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Does Social Security Need Saving? Providing for Retirees throughout the Twenty-first Century

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  • Dimitri B. Papadimitriou
  • L. Randall Wray

Abstract

Projections of an impending crisis in financing Social Security depend on unduly pessimistic assumptions about basic demographic and economic variables. Moreover, even if the assumptions are accepted, the projected gap between Social Security revenues and expenditures would not constitute a "crisis" and could be eliminated with relatively simple adjustments when it occurs. The real issue regarding our ability to provide for retirees throughout the coming century is not the size of Social Security Trust Funds, but the size and distribution of the whole economic pie. When the issue is viewed in this light, it becomes clear that most proposals to "save" the system-locking away budget surpluses, investing the Trust Funds in the stock market, privatization, reduction of benefits-do not address the real problem of caring for future retirees. Solutions consistent with the true nature and scope of the problem lie not within the Social Security system itself but in the realm of a general fiscal policy aimed at ensuring the growth of the economy.

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Paper provided by Levy Economics Institute in its series Economics Public Policy Brief Archive with number ppb_55.

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Handle: RePEc:lev:levppb:ppb_55

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  1. Marc-Andre Pigeon & L. Randall Wray, 1999. "Demand Constraints and Economic Growth," Economics Working Paper Archive, Levy Economics Institute wp_269, Levy Economics Institute.
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Cited by:
  1. Dimitri B. Papadimitriou & Greg Hannsgen & Gennaro Zezza, 2007. "The Effects of a Declining Housing Market on the U.S. Economy," Economics Working Paper Archive, Levy Economics Institute wp_506, Levy Economics Institute.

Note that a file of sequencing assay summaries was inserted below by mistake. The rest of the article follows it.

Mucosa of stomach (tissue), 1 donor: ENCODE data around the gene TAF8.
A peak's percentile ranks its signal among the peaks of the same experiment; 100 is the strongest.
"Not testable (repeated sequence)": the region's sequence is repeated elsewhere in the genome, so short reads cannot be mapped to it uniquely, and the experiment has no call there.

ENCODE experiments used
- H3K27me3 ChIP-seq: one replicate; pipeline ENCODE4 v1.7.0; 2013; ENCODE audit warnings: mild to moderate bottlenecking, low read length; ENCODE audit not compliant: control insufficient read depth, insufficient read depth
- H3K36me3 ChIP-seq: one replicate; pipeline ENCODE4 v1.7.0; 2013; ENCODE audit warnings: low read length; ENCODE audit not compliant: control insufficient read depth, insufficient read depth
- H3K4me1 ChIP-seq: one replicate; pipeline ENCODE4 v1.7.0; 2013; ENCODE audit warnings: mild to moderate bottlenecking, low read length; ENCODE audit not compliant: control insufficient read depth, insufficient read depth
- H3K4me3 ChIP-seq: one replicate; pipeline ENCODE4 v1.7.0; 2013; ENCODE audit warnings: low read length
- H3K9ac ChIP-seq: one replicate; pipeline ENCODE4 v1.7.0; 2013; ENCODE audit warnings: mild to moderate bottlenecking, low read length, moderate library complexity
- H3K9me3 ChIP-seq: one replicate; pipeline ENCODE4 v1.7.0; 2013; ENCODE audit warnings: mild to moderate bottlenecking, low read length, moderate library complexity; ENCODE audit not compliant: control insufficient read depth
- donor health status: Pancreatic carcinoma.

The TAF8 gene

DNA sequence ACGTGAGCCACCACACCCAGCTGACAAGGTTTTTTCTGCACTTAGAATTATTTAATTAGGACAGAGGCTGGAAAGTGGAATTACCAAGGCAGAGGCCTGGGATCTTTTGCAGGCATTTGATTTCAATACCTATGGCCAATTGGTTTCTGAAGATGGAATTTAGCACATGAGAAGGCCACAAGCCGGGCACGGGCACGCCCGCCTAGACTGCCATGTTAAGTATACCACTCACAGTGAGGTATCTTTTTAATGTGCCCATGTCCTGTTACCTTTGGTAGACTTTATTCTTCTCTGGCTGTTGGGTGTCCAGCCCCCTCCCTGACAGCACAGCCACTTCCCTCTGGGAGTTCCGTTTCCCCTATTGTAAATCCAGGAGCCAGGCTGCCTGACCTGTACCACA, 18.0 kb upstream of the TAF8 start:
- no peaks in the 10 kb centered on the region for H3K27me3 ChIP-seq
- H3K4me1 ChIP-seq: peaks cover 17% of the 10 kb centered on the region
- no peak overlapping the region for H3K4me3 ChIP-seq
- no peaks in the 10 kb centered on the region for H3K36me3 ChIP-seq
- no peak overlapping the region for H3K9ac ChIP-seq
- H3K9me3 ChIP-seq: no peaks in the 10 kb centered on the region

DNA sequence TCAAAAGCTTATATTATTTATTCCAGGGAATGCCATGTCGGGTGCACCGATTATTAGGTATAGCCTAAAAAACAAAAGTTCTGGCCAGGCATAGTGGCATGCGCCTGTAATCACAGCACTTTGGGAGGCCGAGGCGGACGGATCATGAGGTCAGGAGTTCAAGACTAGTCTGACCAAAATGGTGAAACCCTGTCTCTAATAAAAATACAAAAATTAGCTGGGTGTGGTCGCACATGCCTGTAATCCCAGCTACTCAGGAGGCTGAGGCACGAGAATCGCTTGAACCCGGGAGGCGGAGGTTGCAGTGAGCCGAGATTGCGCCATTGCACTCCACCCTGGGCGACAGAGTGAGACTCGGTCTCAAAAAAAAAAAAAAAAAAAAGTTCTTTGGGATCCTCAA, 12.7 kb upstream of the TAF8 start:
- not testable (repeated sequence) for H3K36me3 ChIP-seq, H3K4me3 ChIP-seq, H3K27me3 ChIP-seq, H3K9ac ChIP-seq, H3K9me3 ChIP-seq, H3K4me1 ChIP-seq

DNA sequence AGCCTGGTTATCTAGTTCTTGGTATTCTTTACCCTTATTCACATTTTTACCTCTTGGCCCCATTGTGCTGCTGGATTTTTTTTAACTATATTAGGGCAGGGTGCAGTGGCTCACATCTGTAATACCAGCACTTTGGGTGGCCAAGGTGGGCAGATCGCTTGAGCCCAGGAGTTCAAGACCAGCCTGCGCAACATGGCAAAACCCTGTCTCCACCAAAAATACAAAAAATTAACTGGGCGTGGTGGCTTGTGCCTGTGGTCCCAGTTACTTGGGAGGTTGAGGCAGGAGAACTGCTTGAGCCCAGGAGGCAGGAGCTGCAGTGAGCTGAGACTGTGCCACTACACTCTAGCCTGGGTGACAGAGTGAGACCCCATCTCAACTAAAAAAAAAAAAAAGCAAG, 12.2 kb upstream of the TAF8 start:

2. Dimitri B. Papadimitriou & L. Randall Wray, 2007. "The April AMT Shock: Tax Reform Advice for the New Majority," Economics Policy Note Archive, Levy Economics Institute 07-1, Levy Economics Institute.
  3. Thomas L. Hungerford, 2003. "Do Workers with Low Lifetime Earnings Really Have Low-Earnings Every Year? Implications for Social Security Reform," Labor and Demography, EconWPA 0309007, EconWPA.
  4. Marshall Auerback & L. Randall Wray, 2010. "Toward True Health Care Reform: More Care, Less Insurance," Economics Public Policy Brief Archive, Levy Economics Institute ppb_110, Levy Economics Institute.
  5. L. Randall Wray, 2005. "Social Security's 70th Anniversary: Surviving 20 Years of Reform," Economics Policy Note Archive, Levy Economics Institute 05-6, Levy Economics Institute.
  6. Thomas L. Hungerford, 2003. "Do Workers with Low Lifetime Earnings Really Have Low Earnings Every Year?: Implications for Social Security Reform," Economics Working Paper Archive, Levy Economics Institute wp_389, Levy Economics Institute.
  7. L. Randall Wray, 2006. "Global Demographic Trends and Provisioning for the Future," Economics Working Paper Archive, Levy Economics Institute wp_468, Levy Economics Institute.
  8. Dimitri B. Papadimitriou & Greg Hannsgen & Gennaro Zezza, 2007. "Cracks in the Foundations of Growth: What Will the Housing Debacle Mean for the U.S. Economy?," Economics Public Policy Brief Archive, Levy Economics Institute ppb_90, Levy Economics Institute.
  9. L. Randall Wray, 2006. "The Burden Of Aging: Much Ado About Nothing, Or Little To Do About Something?," Economics Policy Note Archive, Levy Economics Institute 06-5, Levy Economics Institute.
  10. L. Randall Wray, 2006. "Social security in an aging society," Review of Political Economy, Taylor & Francis Journals, Taylor & Francis Journals, vol. 18(3), pages 391-411.

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